Friday, August 28, 2015

The Peculiar Blindness, Part 2: The "Yes, But" Mask

Cemetery at night. Jefferson City, Missouri.

As a society, we have refused to set aside discomfort so we can really see American slavery and the following generations of systemic racism and centuries-old memes that keep all of us mired in a dysfunctional family quicksand. One way we avoid seeing is to don the "yes, but" mask.  

Common "yes, buts": 
  • Yes, slavery was bad, but Africans kept slaves themselves, so .... 
  • Yes, slavery was bad, but Africans sold other Africans to the Europeans, so ..... 
  • Yes, slavery was bad, but some African-Americans owned slaves in the South, so ....
  • Yes, slavery was bad, but the Irish were virtual slaves when they came to the US, so .... 
  • Yes, slavery was bad, but look what we did to the Native Americans! If anything, that was worse! 
  • Yes, slavery was bad, but there is slavery today, so why aren't we talking about that instead of what happened in the past .... 
  • Yes, slavery was bad, but those were different times then ...
  • Yes, slavery was bad, but it would have disappeared eventually, without the Civil War ...  
  • Yes, slavery was bad, but most slave-owners only had a few slaves ....  
  • Yes, slavery was bad, but some slave-owners treated their slaves very well .... 
  • Yes, slavery was bad, but at least they had food and shelter and clothing given to them ... 

Some folks think the "yes, buts" are relevant. They aren't.

Systemic mass traumas visited upon a group of people stand alone.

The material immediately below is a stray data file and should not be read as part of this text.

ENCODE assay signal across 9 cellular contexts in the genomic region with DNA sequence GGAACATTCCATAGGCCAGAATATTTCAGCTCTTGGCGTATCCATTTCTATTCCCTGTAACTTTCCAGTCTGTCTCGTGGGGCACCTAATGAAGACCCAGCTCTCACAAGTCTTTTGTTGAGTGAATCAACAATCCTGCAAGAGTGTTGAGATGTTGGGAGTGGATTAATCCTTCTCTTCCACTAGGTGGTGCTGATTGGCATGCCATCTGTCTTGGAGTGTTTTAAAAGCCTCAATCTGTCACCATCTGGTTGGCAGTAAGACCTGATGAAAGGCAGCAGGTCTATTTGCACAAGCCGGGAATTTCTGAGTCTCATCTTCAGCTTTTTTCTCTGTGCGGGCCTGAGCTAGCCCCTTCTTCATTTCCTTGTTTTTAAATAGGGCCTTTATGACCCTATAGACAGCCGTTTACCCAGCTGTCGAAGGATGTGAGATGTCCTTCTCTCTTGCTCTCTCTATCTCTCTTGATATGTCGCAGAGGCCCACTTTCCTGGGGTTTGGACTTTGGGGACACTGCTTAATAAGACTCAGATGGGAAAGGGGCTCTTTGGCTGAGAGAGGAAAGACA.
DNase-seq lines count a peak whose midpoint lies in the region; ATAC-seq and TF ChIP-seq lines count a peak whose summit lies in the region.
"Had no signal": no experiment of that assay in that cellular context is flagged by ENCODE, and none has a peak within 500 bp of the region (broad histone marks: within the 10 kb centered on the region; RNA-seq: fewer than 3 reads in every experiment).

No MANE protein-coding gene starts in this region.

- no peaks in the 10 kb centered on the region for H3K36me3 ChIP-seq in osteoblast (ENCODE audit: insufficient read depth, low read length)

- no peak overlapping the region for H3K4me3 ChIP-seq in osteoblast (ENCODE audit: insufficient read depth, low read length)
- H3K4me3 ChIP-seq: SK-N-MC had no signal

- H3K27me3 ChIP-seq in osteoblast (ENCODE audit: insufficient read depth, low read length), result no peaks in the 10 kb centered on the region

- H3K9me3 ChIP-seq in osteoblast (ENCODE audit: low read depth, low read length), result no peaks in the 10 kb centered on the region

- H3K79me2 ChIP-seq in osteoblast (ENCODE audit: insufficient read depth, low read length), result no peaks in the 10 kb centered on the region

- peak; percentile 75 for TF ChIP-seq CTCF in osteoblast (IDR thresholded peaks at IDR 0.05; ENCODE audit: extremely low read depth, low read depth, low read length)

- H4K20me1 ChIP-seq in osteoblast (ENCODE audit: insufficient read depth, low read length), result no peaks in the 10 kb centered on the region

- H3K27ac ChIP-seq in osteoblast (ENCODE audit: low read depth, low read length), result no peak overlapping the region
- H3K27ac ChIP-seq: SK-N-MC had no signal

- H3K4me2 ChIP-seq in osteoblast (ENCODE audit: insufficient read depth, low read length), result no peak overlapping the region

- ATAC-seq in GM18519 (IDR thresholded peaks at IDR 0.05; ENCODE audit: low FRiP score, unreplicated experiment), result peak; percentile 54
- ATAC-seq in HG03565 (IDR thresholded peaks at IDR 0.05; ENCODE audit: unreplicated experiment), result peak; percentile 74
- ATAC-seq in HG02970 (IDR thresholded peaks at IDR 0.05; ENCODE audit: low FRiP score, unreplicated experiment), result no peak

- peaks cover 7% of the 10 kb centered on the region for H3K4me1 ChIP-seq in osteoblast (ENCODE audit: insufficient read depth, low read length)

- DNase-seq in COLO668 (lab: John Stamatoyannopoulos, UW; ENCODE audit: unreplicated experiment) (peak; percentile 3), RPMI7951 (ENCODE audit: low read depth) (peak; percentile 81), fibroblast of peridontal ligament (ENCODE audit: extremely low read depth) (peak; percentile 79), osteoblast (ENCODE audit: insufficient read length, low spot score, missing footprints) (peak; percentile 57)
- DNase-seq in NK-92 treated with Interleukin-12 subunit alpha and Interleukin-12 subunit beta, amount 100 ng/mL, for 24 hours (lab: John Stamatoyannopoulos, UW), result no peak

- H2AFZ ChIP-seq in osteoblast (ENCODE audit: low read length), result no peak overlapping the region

You don't compare them with each other.

You don't diminish a group's experience so you can protect yourself from discomfort.

You don't sneer at a group of people for wanting full acknowledgement of the experience. 

"Yes, buts" shut people down. 

We don't hear "yes, but's" with these events:
  • The Holocaust. We even capitalize the historic event to acknowledge the immensity of its horror. We don't say "yes, but," we say "never again!" We honor the wisdom and insights of those who survived, those who made a poignant mark on others before they died, those who saved Jews and other targets from being transported to the concentration camps. There are those who tirelessly sought individuals who perpetrated crimes against humanity during the Holocaust, and we applaud them for it.   
  • Native American genocide (and later, cultural oppression) campaigns. We don't say "yes, but," we acknowledge fully the intrinsic wrongness of this ugly history. We lionize the courage and acumen of famous warriors and chieftains. We aspire to Indians' traditional respect for the earth and its inhabitants. We adopt some spiritual Native American traditions and we credit Indians with having created these traditions. (But see note below.)